Finance and Deregulation Minister, Lindsay Tanner, claimed that ICT spending was "completely uncoordinated, leading to serious inefficiencies and cost blowouts" under the Howard Government. Can you provide examples of areas identified as fitting this description?
Ann Steward (AS): That's the Minister's comment so I can only tell you about what we've been doing within our office. We work with our departments and agencies on a broad range of initiatives within our overall ICT environment. Our work has been very collaborative and we've been focused on policy standards and initiatives to be able to support a much more integrated use and management of technology. Independently, agencies have their own ICT strategies that they work on to support their service programs. But that had been under the umbrella of our response of government strategy endorsed by the former government.
During a speech to the National Press Club, and in previous announcements, the minister specifically identified ICT spending as an area where cuts would be made. Please explain your strategy for these cuts.
AS: My recollection is that the minister had indicated that this is an area that the government has under review. That is precisely what led to the establishment of the independent review of the Australian government's use of ICT, and the appointment of Sir Peter Gershon to undertake that review. So it's in the context of the broader review, which the minister has referred to, often described in other media as the 'razor gang' style. They are examining and reporting on both the efficiency and effectiveness of the way we currently use ICT, and whether we are realising the greatest return. What opportunities are there for doing things in different ways? Can we extend those that are working well? What are the barriers? You can see by the terms of reference itself that it's very comprehensive. The work will look not only at practices within individual agencies but also the overall governance of that.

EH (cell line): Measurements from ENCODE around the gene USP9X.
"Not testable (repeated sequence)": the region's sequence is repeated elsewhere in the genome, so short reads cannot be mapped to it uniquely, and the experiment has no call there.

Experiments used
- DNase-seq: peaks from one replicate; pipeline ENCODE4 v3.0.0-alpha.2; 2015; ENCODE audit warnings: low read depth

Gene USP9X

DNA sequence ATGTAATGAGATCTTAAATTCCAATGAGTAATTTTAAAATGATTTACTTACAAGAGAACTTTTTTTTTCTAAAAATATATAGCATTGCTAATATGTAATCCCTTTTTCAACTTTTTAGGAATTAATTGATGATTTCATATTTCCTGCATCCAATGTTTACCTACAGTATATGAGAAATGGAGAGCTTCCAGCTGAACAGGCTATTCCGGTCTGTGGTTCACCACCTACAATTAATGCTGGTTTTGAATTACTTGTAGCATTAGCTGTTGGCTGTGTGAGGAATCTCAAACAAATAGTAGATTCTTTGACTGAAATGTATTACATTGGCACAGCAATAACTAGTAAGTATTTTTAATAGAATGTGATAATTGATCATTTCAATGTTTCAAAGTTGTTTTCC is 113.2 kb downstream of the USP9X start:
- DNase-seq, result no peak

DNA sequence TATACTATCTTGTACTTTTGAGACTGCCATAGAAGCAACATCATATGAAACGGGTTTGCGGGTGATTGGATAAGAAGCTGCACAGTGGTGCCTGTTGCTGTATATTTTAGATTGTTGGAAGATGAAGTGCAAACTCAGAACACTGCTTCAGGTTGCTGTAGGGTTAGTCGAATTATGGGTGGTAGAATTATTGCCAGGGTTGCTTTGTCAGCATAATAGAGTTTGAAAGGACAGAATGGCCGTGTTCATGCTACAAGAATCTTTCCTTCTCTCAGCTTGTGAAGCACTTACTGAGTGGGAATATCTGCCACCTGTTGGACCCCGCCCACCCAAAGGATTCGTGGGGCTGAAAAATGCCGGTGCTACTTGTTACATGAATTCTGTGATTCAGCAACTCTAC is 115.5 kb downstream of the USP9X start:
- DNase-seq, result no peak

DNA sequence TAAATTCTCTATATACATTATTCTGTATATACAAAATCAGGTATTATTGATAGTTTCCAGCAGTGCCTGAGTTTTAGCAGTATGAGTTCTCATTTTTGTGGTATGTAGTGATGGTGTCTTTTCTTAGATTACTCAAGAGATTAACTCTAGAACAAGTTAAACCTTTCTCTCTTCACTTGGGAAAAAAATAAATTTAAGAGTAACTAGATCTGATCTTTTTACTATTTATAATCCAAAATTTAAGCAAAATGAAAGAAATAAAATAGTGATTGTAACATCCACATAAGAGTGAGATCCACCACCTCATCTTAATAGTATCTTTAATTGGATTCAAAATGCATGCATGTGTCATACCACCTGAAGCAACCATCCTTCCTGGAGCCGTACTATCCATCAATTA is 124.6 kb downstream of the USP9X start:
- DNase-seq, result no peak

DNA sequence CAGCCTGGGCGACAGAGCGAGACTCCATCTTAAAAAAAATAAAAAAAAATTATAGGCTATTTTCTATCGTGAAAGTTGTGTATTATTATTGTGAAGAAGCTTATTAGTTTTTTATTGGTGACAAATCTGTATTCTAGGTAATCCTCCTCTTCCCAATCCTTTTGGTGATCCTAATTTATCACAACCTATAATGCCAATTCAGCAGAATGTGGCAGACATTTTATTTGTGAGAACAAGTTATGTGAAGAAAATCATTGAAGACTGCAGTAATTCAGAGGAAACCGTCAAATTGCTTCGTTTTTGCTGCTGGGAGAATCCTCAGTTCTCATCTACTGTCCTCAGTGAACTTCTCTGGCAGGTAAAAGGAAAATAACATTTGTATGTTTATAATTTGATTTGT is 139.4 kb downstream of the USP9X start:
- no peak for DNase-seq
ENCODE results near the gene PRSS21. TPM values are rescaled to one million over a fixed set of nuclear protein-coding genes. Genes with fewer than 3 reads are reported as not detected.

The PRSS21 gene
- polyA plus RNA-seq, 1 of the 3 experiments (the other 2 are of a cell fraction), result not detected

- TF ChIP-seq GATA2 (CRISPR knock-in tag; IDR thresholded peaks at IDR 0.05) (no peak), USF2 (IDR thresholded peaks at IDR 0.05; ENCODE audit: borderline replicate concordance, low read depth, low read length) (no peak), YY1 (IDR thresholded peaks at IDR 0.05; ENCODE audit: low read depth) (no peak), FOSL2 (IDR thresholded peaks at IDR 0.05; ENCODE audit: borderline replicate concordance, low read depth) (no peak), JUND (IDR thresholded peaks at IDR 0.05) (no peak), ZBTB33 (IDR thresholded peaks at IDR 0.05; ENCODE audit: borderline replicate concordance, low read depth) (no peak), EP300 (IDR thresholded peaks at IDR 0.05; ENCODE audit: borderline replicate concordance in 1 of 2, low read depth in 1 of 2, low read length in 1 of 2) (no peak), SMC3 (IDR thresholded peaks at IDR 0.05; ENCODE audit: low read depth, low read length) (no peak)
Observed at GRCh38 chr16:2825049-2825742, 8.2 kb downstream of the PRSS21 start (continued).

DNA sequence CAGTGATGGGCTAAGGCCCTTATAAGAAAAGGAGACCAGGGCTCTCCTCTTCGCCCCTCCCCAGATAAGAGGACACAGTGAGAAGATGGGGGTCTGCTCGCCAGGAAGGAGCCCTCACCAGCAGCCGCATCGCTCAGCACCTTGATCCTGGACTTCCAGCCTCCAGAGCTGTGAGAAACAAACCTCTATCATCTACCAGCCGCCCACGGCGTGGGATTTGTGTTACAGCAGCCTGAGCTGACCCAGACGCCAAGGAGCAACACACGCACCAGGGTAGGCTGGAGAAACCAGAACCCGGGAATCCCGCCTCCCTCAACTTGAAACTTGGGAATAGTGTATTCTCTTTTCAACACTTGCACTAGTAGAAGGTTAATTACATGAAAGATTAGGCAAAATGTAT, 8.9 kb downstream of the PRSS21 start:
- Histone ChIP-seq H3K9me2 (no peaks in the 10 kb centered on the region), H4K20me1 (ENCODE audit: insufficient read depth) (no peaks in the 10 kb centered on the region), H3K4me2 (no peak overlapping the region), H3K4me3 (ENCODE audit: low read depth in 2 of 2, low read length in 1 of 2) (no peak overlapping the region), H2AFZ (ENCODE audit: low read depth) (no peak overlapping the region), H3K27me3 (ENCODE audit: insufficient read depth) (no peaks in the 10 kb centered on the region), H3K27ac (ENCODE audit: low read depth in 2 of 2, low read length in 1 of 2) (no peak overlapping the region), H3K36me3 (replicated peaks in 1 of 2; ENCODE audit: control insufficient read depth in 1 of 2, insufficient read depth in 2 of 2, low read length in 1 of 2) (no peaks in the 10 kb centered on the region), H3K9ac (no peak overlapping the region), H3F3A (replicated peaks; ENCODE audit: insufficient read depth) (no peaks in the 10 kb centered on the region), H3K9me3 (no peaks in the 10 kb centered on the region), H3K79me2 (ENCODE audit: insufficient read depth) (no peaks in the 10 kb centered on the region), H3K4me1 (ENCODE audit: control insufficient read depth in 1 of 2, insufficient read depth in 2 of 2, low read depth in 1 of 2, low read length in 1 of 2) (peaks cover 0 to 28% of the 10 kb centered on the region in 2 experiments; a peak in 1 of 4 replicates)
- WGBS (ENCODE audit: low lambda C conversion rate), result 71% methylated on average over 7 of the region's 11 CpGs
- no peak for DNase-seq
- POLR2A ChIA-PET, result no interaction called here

Sir Peter is due to report on his review of the federal government's management of its $10 billion IT and communications assets. and the annual $6 billion spend on new projects in September this year. Will the results of this review be made public and, if so, when and where can they be accessed?
AS: As you indicate, the Minister has asked for the report to be made available to him by September and that is what Sir Peter is focused on delivering. With regard to the issue of it being made available to a wider audience, that really is a matter for the Minister and government.
Was Sir Peter given instructions on particular areas of the federal government's ICT spending to look into?
AS: The terms of reference are what Sir Peter has been invited to address... a very broad, extensive and comprehensive review.
What timeframe is the department giving itself for acting on his recommendations?
AS: I think that's premature. We'd really have to wait to see what is in the report and what the recommendations are.